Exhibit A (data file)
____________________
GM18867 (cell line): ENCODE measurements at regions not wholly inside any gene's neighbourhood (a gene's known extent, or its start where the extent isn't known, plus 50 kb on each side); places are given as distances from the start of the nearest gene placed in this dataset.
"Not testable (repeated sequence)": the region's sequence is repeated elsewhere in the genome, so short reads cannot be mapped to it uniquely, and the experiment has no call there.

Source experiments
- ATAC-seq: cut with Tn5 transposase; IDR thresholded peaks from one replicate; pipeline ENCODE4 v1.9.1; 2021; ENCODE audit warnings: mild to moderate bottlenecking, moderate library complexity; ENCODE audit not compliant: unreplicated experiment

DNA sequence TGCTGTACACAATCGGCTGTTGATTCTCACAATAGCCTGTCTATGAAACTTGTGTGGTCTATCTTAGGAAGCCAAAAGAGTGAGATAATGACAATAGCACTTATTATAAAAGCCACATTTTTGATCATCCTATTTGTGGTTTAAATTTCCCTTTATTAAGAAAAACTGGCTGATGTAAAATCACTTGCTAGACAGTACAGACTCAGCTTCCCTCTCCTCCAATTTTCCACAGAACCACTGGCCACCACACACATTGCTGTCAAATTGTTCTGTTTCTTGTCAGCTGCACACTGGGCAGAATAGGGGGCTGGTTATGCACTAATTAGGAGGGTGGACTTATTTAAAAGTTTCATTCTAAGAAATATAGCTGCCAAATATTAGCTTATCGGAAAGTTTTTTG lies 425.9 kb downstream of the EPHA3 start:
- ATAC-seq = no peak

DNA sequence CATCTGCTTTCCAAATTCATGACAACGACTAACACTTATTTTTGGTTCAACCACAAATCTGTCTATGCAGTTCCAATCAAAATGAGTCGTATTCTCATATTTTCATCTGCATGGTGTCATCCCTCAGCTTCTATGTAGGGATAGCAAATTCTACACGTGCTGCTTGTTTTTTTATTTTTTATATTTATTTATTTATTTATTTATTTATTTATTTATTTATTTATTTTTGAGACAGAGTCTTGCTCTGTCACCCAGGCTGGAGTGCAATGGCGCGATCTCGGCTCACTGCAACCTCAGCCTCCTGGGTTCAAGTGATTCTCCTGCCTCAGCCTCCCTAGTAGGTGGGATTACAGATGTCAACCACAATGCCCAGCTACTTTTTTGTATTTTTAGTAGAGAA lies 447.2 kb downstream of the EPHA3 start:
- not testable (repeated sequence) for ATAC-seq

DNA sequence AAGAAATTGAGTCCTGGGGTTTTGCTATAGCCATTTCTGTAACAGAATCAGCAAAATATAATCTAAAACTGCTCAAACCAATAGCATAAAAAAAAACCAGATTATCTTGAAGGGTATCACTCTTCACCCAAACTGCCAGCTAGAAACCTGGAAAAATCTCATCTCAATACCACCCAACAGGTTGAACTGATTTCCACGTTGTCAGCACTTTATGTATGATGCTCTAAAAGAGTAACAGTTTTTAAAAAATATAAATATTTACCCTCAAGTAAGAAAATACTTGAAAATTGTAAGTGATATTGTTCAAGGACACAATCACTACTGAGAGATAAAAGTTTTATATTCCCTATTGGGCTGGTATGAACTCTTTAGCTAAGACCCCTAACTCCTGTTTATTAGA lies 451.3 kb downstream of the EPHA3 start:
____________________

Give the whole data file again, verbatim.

GM18867 (cell line): ENCODE measurements at regions not wholly inside any gene's neighbourhood (a gene's known extent, or its start where the extent isn't known, plus 50 kb on each side); places are given as distances from the start of the nearest gene placed in this dataset.
"Not testable (repeated sequence)": the region's sequence is repeated elsewhere in the genome, so short reads cannot be mapped to it uniquely, and the experiment has no call there.

Source experiments
- ATAC-seq: cut with Tn5 transposase; IDR thresholded peaks from one replicate; pipeline ENCODE4 v1.9.1; 2021; ENCODE audit warnings: mild to moderate bottlenecking, moderate library complexity; ENCODE audit not compliant: unreplicated experiment

DNA sequence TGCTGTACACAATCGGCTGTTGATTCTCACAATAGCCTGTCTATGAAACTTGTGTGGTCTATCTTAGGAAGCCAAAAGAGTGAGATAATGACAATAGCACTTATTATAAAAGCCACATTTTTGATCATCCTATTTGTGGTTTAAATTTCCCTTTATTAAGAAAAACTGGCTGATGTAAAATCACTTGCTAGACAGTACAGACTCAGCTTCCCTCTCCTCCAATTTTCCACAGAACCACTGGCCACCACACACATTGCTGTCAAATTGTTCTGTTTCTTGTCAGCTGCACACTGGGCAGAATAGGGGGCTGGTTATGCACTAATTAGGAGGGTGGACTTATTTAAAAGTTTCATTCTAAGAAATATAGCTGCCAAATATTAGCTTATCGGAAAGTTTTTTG lies 425.9 kb downstream of the EPHA3 start:
- ATAC-seq = no peak

DNA sequence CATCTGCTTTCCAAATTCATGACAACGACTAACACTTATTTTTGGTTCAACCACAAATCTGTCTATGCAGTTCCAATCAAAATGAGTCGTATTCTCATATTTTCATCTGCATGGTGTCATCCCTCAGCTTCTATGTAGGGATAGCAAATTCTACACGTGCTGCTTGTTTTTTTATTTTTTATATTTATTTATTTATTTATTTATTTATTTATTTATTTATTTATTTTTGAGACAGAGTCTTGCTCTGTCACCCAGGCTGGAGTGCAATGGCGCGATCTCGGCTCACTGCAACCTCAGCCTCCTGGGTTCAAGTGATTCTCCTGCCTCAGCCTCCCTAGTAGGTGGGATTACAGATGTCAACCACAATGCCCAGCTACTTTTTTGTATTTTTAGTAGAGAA lies 447.2 kb downstream of the EPHA3 start:
- not testable (repeated sequence) for ATAC-seq

DNA sequence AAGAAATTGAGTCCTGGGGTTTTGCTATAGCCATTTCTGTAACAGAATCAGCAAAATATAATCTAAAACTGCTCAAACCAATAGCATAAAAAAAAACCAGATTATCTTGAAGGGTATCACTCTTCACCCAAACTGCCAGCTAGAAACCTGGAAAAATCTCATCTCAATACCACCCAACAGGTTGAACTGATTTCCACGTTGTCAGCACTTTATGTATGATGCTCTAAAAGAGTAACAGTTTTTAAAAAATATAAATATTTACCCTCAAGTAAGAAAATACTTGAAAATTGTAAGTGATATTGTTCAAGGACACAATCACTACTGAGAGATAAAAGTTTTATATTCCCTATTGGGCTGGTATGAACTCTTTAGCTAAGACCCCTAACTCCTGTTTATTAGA lies 451.3 kb downstream of the EPHA3 start: